A Central American human smuggler spoke exclusively and anonymously to investigative journalist Sara Carter about his illicit trade and the true state of the U.S.-Mexico border, which he suggested is controlled by Mexican cartels and not either government at this point.
Carter told Fox News the trafficker voluntarily agreed to the interview in part because even with his role in the open border crisis, he is uncomfortable with the plight of foreign children being smuggled into the United States.
“I am the guy who takes people to the U.S. – immigrants, to be exact,” the man told Carter.
“I like to take the risk of doing it, and I knew that people would get a lot of money out of it.”
The unidentified criminal organization he works for has a pipeline of sorts from El Salvador to the United States, he said, adding it becomes more dangerous when the Mexican cartels get involved farther up the line.
“It’s more risky because once we get to the cartels, they are asking for children, for them to traffic with drugs and everything. So it’s definitely more risky,” he said.
The smuggler said it is “horrific” to see children who get murdered by cartels at times while human cargo in their mass trafficking operations, adding it “really scares them to just see the reality that they can go through.”
When asked whether one political leader or an “all-out-war” would be needed to loosen the grip the cartels have on the United States border under the Biden administration, the smuggler replied: “there’s no way back.”
“They already have so much power. The cartels that he thinks that it’s too late to stop them,” he said.
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Mental health crisis spikes among Afghan women after Taliban regained control two years ago
The women of Afghanistan are suffering a mental health crisis since the Taliban regained power two years ago. According to a joint report from three U.N. agencies released Tuesday, approximately 70% of women experience feelings of anxiety, isolation and depression.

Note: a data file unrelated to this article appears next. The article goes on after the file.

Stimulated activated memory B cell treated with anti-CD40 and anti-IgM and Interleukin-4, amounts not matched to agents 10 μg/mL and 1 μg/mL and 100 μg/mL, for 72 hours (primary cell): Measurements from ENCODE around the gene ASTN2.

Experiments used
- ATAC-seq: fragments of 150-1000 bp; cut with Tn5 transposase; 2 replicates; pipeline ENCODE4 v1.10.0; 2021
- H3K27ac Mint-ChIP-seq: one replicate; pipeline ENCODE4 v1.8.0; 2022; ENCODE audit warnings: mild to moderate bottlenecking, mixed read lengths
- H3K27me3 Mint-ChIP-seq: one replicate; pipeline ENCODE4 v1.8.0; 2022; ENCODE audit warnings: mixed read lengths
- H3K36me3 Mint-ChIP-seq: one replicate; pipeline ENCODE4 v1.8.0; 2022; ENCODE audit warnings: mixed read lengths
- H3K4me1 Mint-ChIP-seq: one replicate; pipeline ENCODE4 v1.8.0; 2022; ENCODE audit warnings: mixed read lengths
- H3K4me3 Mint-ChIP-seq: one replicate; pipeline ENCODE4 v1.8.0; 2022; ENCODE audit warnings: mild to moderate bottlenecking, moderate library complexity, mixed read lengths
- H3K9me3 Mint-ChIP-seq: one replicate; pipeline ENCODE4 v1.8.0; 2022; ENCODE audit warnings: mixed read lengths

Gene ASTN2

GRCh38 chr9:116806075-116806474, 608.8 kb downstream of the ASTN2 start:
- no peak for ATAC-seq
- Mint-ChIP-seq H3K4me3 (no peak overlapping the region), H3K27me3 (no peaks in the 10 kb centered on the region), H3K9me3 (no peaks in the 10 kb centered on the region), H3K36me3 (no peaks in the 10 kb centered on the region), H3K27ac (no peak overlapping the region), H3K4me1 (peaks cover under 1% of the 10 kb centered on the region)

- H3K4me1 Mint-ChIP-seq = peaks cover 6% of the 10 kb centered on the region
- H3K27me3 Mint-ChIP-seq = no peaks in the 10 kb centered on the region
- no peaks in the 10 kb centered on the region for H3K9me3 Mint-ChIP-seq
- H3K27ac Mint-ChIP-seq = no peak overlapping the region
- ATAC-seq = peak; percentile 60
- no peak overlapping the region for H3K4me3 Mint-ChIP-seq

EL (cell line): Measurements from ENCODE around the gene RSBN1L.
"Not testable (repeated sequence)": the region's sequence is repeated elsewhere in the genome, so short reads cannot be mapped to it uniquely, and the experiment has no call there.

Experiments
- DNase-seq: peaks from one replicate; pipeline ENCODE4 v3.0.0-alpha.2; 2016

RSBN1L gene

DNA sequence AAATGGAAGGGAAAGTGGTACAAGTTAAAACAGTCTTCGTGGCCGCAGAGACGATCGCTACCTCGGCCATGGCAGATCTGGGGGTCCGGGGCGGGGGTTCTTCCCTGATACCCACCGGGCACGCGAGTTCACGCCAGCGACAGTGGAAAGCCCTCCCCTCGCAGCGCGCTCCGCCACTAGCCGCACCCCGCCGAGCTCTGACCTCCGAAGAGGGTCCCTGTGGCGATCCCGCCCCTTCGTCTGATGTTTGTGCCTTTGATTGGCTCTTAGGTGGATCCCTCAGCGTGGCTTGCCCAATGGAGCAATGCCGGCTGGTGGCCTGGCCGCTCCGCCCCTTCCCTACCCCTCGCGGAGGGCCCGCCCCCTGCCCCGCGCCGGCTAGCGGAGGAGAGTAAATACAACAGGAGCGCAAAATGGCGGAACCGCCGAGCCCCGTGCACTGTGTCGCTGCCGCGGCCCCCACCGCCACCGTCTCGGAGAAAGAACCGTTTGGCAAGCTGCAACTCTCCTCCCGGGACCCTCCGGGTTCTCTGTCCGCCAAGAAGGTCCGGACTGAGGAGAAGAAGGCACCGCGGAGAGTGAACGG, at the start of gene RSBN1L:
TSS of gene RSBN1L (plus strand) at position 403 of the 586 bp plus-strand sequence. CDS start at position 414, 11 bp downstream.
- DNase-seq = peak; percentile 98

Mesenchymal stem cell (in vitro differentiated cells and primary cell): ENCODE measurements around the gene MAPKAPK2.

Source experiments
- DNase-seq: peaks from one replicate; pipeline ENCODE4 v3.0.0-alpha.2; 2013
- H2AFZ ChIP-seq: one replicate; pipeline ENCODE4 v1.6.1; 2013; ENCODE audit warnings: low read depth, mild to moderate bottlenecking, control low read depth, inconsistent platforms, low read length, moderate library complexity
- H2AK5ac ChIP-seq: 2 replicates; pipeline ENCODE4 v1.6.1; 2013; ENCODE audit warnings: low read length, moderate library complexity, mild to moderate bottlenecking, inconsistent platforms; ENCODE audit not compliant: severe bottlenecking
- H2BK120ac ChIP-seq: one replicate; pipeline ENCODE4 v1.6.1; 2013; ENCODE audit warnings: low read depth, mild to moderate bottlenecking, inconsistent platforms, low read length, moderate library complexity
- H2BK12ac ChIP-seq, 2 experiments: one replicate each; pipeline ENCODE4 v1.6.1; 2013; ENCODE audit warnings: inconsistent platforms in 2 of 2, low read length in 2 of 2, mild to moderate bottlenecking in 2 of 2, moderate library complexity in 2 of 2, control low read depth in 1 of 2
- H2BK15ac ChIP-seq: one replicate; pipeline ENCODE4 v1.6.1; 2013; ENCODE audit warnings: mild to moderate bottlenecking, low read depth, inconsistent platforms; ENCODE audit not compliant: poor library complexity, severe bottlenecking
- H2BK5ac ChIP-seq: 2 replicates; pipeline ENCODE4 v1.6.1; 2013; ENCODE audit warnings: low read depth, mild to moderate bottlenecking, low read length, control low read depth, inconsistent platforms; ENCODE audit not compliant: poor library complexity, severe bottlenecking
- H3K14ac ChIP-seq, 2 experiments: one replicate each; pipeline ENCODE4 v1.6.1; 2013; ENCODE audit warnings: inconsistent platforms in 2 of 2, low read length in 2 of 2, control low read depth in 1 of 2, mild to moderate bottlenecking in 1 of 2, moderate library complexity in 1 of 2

The numbers continue to rise, as there has already been a significant jump between April and June of this year alone, with an increase from 57% the preceding quarter.
The report, conducted by U.N. Women, the International Organization for Migration and the United Nations Assistance Mission in Afghanistan, interviewed women online, in-person and in group consultations as well as individual telesurveys.
592 Afghan women in 22 of Afghanistan’s 34 provinces took part in the study. The Associated Press reports:
They have barred women from most areas of public life and work and banned girls from going to school beyond the sixth grade. They have prohibited Afghan women from working at local and non-governmental organizations. The ban was extended to employees of the United Nations in April.
Opportunities to study continued to shrink as community-based education by international organizations was banned and home-based schooling initiatives were regularly shut down by the de facto authorities — a term use by the U.N. for the Taliban government.
Afghanistan is the only country in the world with restrictions on female education and the rights of Afghan women and children are on the agenda of the United Nations General Assembly in New York.
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